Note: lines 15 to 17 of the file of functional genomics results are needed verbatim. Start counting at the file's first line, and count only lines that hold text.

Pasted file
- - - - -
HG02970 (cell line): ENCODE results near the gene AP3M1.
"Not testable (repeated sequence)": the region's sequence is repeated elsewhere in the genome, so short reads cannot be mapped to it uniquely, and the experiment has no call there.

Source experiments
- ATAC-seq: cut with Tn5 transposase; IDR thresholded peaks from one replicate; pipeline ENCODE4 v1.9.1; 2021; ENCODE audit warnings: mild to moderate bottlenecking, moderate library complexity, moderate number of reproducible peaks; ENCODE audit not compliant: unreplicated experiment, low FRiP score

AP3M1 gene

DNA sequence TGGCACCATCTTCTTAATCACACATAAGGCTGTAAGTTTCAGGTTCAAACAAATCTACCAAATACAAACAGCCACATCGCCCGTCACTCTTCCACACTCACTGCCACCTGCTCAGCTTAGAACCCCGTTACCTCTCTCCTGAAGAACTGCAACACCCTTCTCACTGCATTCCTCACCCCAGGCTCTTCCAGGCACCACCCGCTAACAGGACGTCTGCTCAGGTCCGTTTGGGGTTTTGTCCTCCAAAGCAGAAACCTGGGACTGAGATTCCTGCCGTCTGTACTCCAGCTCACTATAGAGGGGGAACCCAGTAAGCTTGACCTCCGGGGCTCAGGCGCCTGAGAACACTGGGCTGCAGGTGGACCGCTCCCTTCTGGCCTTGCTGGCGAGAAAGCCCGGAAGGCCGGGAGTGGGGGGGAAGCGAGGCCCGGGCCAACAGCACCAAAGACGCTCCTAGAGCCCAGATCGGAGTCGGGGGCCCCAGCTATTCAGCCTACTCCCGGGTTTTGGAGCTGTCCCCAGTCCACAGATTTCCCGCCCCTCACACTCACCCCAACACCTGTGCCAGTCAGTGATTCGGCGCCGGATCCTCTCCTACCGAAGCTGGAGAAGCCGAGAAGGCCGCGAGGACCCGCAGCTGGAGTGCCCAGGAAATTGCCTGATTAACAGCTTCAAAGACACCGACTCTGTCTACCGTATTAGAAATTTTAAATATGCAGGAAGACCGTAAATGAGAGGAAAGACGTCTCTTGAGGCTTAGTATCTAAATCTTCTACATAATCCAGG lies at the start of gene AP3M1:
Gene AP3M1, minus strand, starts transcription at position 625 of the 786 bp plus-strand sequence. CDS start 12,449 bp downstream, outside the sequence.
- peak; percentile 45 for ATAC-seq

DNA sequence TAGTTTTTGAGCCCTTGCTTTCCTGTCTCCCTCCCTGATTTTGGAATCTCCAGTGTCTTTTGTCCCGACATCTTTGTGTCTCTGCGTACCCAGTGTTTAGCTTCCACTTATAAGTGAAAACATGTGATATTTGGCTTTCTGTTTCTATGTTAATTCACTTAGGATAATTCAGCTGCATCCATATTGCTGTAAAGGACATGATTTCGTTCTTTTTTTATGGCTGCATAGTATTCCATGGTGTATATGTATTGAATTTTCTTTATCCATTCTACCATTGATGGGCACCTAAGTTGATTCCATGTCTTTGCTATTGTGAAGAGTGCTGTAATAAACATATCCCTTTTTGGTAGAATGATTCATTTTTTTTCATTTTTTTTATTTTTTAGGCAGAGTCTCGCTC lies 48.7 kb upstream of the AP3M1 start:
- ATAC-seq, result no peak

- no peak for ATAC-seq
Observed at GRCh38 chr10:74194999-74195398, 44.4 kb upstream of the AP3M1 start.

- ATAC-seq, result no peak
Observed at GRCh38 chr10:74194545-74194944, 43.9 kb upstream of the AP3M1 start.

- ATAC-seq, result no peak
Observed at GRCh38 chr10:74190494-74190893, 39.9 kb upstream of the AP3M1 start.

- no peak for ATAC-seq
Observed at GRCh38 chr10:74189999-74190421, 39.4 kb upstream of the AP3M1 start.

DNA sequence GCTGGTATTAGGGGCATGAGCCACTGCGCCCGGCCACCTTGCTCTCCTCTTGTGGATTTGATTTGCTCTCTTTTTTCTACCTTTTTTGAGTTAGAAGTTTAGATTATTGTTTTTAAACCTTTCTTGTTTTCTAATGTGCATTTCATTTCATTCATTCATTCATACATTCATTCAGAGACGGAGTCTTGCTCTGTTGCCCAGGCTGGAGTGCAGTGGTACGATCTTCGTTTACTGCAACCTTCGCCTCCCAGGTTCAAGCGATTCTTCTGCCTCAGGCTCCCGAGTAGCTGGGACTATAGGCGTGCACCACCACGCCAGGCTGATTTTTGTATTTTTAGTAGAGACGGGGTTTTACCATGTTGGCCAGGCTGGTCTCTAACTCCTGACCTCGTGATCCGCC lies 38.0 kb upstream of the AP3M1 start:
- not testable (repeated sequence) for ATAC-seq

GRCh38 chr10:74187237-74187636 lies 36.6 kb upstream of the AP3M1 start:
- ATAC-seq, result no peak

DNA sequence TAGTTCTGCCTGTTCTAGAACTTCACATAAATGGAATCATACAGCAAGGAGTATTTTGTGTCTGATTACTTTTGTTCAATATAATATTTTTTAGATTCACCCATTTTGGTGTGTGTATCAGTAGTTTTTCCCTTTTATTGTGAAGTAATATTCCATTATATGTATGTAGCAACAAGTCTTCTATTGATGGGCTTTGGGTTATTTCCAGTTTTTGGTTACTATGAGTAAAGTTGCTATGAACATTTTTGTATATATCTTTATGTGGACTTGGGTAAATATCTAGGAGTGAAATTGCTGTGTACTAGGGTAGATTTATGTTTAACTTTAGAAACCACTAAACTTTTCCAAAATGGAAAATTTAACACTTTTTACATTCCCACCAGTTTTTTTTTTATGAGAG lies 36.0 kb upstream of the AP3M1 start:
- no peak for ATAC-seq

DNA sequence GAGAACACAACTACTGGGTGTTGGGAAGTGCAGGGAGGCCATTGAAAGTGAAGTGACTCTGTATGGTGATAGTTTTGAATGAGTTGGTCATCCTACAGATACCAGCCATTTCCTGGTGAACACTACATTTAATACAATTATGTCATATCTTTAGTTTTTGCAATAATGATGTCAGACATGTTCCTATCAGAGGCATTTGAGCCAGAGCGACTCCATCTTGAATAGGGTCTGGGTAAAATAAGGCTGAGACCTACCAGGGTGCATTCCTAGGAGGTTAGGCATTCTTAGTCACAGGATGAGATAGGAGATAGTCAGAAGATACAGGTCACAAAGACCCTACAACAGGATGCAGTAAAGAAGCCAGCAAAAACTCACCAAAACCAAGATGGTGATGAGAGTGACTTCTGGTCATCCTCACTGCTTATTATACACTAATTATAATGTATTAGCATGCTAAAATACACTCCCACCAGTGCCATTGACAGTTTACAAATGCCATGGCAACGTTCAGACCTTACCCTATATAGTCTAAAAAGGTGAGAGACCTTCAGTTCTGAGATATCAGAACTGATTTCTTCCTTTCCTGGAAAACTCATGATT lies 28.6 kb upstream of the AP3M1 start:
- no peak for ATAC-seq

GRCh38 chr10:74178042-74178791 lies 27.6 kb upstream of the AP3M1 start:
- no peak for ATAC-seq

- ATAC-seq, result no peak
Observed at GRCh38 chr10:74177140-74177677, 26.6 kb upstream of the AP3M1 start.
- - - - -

- ATAC-seq, result no peak
Observed at GRCh38 chr10:74190494-74190893, 39.9 kb upstream of the AP3M1 start.

- no peak for ATAC-seq